Time Duration: 1 class period
Unit Title: Drawing/Painting
Lesson Topic: Color
Objectives of Lesson
Upon completion of this lesson, students will be able to:
1. Identify primary, secondary, and intermediate colors as well as warm, cool, analagous, and complimentary colors.
2. Demonstrate an understanding of these concepts by successfully completing activities.
1. Sketchbook, drawing pencil, and eraser.
2. Watercolor paint, brushes, buckets of water, and paper towels.
3. Color pencils.
Instructional Procedure with Approximate Time Line
1. Anticipatory Set (5 minutes)
Color depends on light because it is made of light. There must be light for us to see color. A red shirt will not look red in the dark where there is no light. The whiter the light, the more true the colors will be. A yellow light on a full color painting will change the appearance of all the colors. A ray of white light passing through a prism separates into the hues seen in a rainbow.
Color has three properties. The first is hue, which is the name of the color. The primary hues are yellow, red, and blue. Secondary colors are made by mixing equal amounts of two primary colors. Intermediate colors are made by mixing more of one primary than another (example: red orange = mixing more red than yellow). Note that the hue has the primary color first and the secondary color last.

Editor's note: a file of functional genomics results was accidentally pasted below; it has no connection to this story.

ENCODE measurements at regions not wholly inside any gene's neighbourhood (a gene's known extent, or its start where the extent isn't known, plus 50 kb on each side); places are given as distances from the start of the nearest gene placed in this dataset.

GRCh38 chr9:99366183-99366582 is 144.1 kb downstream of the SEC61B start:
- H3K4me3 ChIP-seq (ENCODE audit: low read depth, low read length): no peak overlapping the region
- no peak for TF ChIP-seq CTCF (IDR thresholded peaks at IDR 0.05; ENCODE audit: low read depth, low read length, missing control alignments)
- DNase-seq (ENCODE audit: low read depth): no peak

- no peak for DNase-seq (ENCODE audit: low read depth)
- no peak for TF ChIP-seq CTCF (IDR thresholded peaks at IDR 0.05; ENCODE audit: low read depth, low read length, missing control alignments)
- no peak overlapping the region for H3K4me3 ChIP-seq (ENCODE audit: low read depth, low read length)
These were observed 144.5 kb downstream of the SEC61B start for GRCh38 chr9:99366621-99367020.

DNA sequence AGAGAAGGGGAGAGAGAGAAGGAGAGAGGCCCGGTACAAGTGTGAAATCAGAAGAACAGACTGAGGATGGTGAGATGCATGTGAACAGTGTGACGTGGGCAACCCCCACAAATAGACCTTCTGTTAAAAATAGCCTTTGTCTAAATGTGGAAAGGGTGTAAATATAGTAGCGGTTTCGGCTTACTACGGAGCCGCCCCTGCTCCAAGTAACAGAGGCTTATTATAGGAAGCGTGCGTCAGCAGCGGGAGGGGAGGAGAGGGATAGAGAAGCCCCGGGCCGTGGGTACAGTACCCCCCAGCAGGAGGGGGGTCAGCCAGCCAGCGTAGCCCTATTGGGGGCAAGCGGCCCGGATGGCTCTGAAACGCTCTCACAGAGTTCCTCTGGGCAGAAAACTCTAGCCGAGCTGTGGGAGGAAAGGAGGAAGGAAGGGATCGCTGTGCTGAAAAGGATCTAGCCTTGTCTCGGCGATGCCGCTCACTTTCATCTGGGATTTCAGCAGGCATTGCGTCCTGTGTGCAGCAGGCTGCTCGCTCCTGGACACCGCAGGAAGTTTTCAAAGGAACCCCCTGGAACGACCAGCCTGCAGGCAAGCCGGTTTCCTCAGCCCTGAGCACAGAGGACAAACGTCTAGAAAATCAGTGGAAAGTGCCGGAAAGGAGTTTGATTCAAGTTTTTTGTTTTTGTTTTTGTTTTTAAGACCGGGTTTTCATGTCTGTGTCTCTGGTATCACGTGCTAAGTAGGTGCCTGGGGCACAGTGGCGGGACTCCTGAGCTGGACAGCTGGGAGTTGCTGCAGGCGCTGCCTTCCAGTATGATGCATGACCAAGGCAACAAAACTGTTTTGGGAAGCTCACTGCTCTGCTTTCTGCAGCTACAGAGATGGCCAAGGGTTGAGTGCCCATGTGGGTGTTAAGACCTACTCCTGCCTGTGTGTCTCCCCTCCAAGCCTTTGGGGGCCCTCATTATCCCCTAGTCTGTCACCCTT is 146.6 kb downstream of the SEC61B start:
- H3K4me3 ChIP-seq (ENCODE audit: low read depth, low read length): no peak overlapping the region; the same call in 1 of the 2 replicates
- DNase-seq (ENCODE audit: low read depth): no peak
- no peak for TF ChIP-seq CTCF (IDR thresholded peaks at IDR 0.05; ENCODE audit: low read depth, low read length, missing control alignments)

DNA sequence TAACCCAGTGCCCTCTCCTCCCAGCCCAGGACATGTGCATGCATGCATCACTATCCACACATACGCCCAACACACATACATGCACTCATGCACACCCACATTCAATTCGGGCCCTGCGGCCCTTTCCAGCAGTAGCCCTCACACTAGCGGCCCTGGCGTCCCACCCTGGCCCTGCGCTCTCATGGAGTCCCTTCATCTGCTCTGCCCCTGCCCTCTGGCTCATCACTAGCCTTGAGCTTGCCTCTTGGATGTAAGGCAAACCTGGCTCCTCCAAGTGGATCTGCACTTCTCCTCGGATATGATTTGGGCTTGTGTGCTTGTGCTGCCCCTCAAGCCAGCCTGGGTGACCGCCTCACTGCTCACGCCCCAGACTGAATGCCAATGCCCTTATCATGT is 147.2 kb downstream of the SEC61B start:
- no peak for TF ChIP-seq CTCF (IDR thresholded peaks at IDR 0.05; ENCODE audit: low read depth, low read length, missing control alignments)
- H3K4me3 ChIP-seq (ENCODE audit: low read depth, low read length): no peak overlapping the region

The second property of color is value, which refers to the lightness or darkness of a hue. The third property of color is intensity, which refers to the purity or brightness of the hue (example: neon yellow is high intensity, pastel blue is low intensity).
Warm colors are those from yellow to red-violet on the color wheel. In a painting, they seem to advance or come forward. Cool colors are those from yellow-green through violet. In a painting, they seem to recede, or go back in space.
Neutral colors are made by adding a complimentary color (opposite on the color wheel) to a hue. Neutralized hues are often called "tones". Analagous colors are next to each other on the color wheel (example: red and red-orange).
2. Activities (35 minutes)
Do activities on separate pages in your sketchbook. Do not do activities back to back.
0 points = Did not finish or cannot find activity. Activity is done incorrectly or no title.
5 points = Activity done partly correct. Improve and turn back in.
10 points = Activity successfully completed. Student shows understanding of the concept.
Lesson ideas from Elements and Principles of Design Posters, Teachers Guide, by Crystal Productions.